Those who have been
charged with a crime in Texas are afforded several rights through the criminal process. This
ensures consistency and fairness during the judicial proceedings. In most
states, the procedures are quite similar, though with slight variations.
Our San Antonio criminal defense lawyer at The Law Office of John J. Fox
can provide you with a general overview of the process with regards to
Texas law, from the beginning stages until the case’s conclusion.
1. Arrest, Miranda Rights, and Booking.
An officer can only lawfully arrest someone if there is reasonable enough
cause to show that a crime has been committed. Let’s say an officer
stops a driver because the registration tags on the vehicle have expired.
The officer then discovers the
driver is intoxicated and has uncovered clear, reliable evidence to support the claim.
The officer may arrest the driver and then remind the arrested person of
his or her Miranda rights: the right to remain silent, anything said can
be used against them, and the right to an attorney. The last stage is
booking. A bail amount will be set, and a court date is arranged.
2. The First Court Appearance and Arraignment.
Early on, even before the first court appearance, hiring a San Antonio
criminal defense attorney is highly recommended. Going without one can
be hurtful to the case outcome, and it can be difficult to take advantage
of one’s full legal rights. It is at this point that the arrested
person, will now be called the defendant, and the state charging the crime,
will be called the prosecution. During the arraignment, the defendant
will have the chance to make a plea. The attorney can advise the defendant
on which plea to enter, and in most scenarios, a “not guilty”
plea is typical.
3. Plea Bargains.
The defense attorney can also negotiate with prosecutors for a plea bargain.
How does it work? The defendant will plead either “guilty”
or “no contest” in exchange for a lighter sentence, reduced
jail time, and other forms of relief.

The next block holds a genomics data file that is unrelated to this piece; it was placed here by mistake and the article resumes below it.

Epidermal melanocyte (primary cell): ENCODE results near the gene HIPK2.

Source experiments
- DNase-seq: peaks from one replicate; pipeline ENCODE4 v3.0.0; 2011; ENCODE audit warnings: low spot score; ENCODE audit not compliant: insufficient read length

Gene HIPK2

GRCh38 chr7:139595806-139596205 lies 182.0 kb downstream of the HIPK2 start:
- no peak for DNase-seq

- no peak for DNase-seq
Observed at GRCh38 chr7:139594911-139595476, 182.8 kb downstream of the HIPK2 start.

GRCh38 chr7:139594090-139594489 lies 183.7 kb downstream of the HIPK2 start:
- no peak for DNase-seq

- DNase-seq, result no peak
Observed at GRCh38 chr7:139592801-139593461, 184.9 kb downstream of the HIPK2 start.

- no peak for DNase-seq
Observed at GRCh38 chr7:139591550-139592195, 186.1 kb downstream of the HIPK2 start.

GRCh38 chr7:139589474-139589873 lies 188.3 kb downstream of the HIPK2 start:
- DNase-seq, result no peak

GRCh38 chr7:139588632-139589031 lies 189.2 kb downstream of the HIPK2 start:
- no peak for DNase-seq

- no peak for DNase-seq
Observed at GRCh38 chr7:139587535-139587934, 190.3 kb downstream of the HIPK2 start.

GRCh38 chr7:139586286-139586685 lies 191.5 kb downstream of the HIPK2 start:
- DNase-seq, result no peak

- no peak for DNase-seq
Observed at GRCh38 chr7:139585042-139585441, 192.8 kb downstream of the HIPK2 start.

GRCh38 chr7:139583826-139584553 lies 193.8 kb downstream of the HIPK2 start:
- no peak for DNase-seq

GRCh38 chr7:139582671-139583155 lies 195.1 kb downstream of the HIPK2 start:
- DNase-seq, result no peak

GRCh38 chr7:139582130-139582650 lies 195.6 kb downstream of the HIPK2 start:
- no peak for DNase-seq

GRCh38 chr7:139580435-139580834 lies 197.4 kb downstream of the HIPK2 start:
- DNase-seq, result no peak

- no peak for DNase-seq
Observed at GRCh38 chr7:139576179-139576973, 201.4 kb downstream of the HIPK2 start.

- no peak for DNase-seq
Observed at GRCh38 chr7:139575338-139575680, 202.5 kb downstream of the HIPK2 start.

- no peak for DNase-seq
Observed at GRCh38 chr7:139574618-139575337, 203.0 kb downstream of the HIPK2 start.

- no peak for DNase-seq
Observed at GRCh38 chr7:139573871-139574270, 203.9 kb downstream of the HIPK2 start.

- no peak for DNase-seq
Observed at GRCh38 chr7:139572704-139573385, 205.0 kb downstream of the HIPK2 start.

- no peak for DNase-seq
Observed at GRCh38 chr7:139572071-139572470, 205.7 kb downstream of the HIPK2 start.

4. Preliminary Hearings.
A preliminary hearing occurs before trial to determine whether or not the
evidence is strong enough to show that the defendant committed the crime.
This is the defendant’s chance to hear and challenge the prosecution’s
evidence on hand. If the judge believes that there is probable cause demonstrating
that a crime was committed, the case may move to trial.
Under Texas law, for felonies, the trial must commence at least 180 days
from the date of arrest. These trials will have 12 jurors while a misdemeanor
case will have six. It is at this time that the prosecutors will make
their arguments, and the defense can bring forth counter claims. Both
counsels will also have a chance to cross-examine witnesses. Jurors must
come to a unanimous conclusion over whether or not the defendant is guilty
of the charge, based on the evidence and the arguments heard during the trial.
For sentencing of felony cases, the judges examine the “pre-sentence
report.” Judges may also consider all elements of the case, including
the defendant’s demeanor and attitude (does he or she show remorse?),
past criminal records, if any, and any other additional factors. Misdemeanor
cases are sentenced right away after the jury has rendered its verdict.
If you have been charged with a crime, note that there may be additional
elements specific to your case and the circumstances of your case. We
urge you to contact The Law Office of John J. Fox to have a dedicated
San Antonio criminal attorney focused solely on the issues with respect
to your case.
We are known for obtaining results in our 15+ years of experience.
Begin your defense and
contact our firm today to
request your free appointment.